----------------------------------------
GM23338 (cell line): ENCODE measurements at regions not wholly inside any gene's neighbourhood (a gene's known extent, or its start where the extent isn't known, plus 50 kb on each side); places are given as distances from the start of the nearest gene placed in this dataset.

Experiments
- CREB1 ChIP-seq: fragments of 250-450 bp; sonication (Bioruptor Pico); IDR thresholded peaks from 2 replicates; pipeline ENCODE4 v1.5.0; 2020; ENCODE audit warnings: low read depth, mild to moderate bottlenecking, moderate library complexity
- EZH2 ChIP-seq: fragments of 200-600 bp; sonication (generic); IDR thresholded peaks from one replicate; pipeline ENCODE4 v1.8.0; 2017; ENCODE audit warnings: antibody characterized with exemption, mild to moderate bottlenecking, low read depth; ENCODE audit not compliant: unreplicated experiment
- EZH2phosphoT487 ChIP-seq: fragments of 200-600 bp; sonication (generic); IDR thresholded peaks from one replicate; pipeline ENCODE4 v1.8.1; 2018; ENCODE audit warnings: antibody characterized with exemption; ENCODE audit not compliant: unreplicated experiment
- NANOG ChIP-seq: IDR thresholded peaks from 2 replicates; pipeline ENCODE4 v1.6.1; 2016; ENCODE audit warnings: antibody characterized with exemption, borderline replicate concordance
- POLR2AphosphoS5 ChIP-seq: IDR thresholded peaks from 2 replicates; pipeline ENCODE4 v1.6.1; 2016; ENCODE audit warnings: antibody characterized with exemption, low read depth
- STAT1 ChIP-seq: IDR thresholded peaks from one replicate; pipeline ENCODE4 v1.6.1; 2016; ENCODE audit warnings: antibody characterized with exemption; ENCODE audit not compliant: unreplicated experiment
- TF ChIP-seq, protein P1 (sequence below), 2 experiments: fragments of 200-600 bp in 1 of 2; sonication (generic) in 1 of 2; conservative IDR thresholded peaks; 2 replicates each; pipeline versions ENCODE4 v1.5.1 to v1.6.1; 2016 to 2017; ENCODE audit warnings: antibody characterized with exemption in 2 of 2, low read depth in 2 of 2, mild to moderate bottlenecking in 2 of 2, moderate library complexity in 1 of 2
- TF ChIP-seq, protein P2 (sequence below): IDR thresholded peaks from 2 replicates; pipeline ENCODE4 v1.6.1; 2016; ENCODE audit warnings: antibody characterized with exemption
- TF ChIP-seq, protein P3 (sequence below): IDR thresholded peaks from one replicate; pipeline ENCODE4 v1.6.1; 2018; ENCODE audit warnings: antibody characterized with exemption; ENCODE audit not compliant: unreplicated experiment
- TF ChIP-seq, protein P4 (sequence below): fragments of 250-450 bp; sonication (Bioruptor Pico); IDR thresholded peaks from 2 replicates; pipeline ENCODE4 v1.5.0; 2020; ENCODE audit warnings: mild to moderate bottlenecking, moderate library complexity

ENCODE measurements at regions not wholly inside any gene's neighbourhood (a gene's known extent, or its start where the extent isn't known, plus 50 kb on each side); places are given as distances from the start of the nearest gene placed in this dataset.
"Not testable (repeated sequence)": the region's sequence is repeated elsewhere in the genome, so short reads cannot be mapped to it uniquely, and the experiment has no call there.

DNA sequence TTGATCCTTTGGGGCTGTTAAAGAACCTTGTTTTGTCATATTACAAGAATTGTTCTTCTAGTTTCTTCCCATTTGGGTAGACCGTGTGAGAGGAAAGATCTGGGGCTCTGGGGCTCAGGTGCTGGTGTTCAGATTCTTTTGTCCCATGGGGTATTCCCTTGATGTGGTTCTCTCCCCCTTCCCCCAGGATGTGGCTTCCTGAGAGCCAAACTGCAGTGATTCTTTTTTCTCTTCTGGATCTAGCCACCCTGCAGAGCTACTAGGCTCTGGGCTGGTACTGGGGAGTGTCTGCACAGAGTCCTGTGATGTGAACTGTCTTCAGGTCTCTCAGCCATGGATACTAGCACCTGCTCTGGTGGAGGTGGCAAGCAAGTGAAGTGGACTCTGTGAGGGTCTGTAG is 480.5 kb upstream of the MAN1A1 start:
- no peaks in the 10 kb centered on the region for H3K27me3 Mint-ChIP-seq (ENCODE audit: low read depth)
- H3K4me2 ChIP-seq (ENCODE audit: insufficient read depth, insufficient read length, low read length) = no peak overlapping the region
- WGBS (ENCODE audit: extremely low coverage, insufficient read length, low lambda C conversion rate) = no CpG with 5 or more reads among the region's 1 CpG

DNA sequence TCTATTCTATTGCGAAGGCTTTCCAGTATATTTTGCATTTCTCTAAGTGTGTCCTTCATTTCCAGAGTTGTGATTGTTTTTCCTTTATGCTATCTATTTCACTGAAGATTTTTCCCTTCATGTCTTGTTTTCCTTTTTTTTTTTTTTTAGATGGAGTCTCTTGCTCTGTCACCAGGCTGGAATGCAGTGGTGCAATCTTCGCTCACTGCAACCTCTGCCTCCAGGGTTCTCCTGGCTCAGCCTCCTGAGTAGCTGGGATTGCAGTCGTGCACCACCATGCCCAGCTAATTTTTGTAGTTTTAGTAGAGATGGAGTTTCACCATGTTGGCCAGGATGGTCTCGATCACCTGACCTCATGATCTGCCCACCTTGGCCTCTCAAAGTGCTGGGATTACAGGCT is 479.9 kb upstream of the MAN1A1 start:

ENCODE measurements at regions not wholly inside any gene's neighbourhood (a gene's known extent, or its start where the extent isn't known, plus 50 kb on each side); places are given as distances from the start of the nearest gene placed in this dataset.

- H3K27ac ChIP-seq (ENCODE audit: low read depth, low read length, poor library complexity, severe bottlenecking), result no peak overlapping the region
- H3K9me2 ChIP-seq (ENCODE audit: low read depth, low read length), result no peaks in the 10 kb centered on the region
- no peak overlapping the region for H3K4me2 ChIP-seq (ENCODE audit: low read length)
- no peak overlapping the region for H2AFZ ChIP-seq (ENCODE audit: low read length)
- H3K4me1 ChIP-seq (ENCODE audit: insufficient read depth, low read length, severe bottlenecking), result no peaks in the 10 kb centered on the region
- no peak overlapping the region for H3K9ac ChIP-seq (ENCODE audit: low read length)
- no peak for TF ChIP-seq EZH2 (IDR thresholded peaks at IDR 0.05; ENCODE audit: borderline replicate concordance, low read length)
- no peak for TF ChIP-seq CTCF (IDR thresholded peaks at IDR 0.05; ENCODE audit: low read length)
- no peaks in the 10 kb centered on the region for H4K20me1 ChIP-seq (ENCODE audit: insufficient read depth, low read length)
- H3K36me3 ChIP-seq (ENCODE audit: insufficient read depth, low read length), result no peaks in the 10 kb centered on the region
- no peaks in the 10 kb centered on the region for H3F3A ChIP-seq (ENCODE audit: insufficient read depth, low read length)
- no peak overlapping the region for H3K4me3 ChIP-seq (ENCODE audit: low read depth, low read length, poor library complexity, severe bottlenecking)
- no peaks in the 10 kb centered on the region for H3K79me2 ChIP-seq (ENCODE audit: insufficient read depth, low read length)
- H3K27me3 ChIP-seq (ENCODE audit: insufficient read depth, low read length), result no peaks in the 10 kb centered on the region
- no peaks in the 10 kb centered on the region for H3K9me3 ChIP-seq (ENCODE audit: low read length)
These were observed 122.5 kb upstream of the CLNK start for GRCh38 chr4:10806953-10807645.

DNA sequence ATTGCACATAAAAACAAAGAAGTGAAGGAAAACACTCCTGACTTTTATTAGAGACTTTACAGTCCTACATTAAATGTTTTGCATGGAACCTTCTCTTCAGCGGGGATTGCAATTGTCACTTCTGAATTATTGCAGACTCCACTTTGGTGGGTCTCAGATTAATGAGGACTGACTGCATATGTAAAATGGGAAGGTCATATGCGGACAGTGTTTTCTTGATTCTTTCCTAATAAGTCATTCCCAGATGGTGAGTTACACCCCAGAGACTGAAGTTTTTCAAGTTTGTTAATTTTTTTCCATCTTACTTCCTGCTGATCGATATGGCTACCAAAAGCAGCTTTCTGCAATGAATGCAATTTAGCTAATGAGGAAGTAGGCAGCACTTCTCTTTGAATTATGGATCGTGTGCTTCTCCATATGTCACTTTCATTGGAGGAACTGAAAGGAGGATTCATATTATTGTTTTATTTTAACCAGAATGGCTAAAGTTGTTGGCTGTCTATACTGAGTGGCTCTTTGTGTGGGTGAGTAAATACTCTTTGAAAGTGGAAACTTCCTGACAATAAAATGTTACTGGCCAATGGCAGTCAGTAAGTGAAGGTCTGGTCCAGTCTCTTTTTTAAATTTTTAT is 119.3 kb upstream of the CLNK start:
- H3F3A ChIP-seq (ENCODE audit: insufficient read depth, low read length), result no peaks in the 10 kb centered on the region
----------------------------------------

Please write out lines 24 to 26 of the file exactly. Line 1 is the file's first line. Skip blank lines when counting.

- no peak overlapping the region for H2AFZ ChIP-seq (ENCODE audit: low read length)
- H3K4me1 ChIP-seq (ENCODE audit: insufficient read depth, low read length, severe bottlenecking), result no peaks in the 10 kb centered on the region
- no peak overlapping the region for H3K9ac ChIP-seq (ENCODE audit: low read length)